In Schubert's "Nachthelle", for tenor solo and male chorus, there is a section in the soloist's melodic line that have, apparently, divisi (upper melodic line, in the photo). Why? Is of soloist's choice to sing one way or another? Below is a shapshot of that section. Thanks.

P.S. Please someone creates "divisi" tag.

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Edited: here is the link of the original file (public domain), in the IMSLP: link here

  • I checked the link. The PDF it leads to is no help. It seems to be taken from a book--I wonder whether the beginning or ending of that book has an explanation for those extra notes.
    – Dekkadeci
    Commented Nov 23, 2018 at 6:37
  • No less a piece than Beethoven's Ninth has such an ossia right at its most dramatic moment, where the Baritone Soloist comes in with "O Freu - - nde, nicht die - se Töne!" You can find it on page 12 of this on-line score. I think that nowadays no singer would be foolhardy enough to choose the lower voice...
    – TonyK
    Commented Nov 23, 2018 at 14:43

1 Answer 1


I wouldn’t call it divisi unless two instruments were playing it. Without seeing more of the piece, my first guess is that you’re right and the lower pitch version is for singers that don’t feel comfortable with the high Bb.

Another possibility is only if this section is repeated. It’s possible that the singer is supposed to sing it one way the first time and the other way on the repeat.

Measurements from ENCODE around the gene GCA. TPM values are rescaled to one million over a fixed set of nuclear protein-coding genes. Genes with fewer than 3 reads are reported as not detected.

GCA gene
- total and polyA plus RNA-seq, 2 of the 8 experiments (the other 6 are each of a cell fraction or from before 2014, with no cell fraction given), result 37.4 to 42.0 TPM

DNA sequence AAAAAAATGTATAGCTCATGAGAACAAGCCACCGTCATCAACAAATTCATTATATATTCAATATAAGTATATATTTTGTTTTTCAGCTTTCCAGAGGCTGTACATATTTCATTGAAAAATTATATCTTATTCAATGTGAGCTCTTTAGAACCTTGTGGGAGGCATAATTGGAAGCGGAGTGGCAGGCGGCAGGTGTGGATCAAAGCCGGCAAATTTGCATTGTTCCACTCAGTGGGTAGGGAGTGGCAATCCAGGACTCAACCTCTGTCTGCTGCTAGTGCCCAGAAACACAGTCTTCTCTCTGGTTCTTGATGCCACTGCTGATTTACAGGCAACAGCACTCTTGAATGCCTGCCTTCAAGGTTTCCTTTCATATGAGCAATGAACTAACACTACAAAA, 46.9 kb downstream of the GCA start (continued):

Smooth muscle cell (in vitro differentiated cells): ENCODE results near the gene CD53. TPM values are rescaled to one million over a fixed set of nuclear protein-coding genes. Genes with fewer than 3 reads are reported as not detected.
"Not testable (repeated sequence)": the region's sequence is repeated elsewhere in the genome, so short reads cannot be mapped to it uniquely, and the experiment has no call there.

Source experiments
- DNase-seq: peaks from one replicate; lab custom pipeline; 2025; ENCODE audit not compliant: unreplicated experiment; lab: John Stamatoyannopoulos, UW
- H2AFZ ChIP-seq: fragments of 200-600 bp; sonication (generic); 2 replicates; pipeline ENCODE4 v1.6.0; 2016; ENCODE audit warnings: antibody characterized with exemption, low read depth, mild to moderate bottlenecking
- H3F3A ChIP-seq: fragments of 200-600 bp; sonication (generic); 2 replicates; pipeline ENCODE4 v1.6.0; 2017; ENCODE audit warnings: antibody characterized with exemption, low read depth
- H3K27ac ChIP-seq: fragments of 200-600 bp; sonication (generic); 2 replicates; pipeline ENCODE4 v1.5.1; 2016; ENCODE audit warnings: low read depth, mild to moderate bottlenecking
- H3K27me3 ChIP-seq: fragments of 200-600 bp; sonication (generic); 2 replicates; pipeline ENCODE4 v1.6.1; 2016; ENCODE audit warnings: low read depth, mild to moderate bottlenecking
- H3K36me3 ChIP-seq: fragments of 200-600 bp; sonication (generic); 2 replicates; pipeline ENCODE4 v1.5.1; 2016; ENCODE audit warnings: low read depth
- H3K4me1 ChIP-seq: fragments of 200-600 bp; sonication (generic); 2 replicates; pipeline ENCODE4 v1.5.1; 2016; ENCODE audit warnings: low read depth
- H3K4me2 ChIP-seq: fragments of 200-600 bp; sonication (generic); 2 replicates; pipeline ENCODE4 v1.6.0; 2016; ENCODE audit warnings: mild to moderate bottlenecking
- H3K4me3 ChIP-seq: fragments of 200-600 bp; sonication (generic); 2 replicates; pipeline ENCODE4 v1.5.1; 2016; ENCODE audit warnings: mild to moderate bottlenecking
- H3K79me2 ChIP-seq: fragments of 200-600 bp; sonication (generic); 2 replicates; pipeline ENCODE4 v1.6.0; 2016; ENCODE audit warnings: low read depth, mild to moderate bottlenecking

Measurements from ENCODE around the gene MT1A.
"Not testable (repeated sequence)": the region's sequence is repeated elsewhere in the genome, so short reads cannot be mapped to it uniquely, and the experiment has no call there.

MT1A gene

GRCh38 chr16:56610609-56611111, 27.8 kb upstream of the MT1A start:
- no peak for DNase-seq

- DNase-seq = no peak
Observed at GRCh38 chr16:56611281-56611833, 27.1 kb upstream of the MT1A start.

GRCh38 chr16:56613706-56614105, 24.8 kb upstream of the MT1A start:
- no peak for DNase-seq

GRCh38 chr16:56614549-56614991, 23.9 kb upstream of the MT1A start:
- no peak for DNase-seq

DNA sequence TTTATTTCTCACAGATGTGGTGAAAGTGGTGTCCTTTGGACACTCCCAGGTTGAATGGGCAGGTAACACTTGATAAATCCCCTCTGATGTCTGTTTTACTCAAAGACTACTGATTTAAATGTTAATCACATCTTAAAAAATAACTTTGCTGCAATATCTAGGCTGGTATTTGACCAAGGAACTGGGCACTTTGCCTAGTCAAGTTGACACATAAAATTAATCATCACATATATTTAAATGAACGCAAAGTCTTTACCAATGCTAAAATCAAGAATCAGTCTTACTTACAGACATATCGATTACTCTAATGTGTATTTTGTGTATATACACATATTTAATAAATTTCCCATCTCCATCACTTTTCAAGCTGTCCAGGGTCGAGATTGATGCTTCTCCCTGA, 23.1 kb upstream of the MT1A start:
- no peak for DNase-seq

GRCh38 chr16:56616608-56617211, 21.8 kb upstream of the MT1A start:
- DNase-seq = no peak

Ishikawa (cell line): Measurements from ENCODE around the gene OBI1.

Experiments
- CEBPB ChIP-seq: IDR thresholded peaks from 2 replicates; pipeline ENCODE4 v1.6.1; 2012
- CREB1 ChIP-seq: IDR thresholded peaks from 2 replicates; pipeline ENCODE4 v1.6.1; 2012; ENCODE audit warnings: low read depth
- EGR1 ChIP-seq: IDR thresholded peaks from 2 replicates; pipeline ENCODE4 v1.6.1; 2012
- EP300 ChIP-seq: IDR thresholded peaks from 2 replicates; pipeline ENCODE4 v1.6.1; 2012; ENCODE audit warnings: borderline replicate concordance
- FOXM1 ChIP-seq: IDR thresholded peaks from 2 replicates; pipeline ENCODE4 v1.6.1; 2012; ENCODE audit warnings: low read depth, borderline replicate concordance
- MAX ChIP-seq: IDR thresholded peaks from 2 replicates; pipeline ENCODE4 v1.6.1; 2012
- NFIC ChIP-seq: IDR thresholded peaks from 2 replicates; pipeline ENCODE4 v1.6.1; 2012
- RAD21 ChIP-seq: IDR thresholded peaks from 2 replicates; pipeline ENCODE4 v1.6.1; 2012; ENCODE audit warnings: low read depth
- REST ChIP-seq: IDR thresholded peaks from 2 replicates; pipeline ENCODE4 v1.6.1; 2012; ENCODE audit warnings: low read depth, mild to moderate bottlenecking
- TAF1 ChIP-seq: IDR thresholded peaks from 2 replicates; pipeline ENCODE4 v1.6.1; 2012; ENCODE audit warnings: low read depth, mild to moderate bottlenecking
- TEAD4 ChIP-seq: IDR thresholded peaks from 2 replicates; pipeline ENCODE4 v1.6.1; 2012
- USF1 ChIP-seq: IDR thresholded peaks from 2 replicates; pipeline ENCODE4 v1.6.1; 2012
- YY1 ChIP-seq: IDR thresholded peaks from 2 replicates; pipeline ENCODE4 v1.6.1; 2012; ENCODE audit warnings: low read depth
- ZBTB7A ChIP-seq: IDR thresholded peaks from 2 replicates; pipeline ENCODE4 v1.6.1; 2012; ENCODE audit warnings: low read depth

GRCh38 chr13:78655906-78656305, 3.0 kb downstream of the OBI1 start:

A third possibility is that versions of the score are inconsistent at this part, and the editor decided to notate both versions for editorial completeness (this is especially likely if it’s a critical edition).

In any of these cases though, I would usually expect a bit more explanation, such as, in the first possibility, the word “ossia.” As written, it’s definitely more mysterious than it needs to be. I’d look around and see if there’s an editorial explanation in the preface, or an explanatory footnote, or something like that.

  • 2
    In this context it's definitely an ossia to avoid an extreme high, since the Bb is out of reach of many male voices who might be called upon to perform this piece. But I agree that it should be notated much more explicitly. As it is we don't even know whether this is editoral discretion or originally allowed by Schubert. Commented Nov 23, 2018 at 11:10

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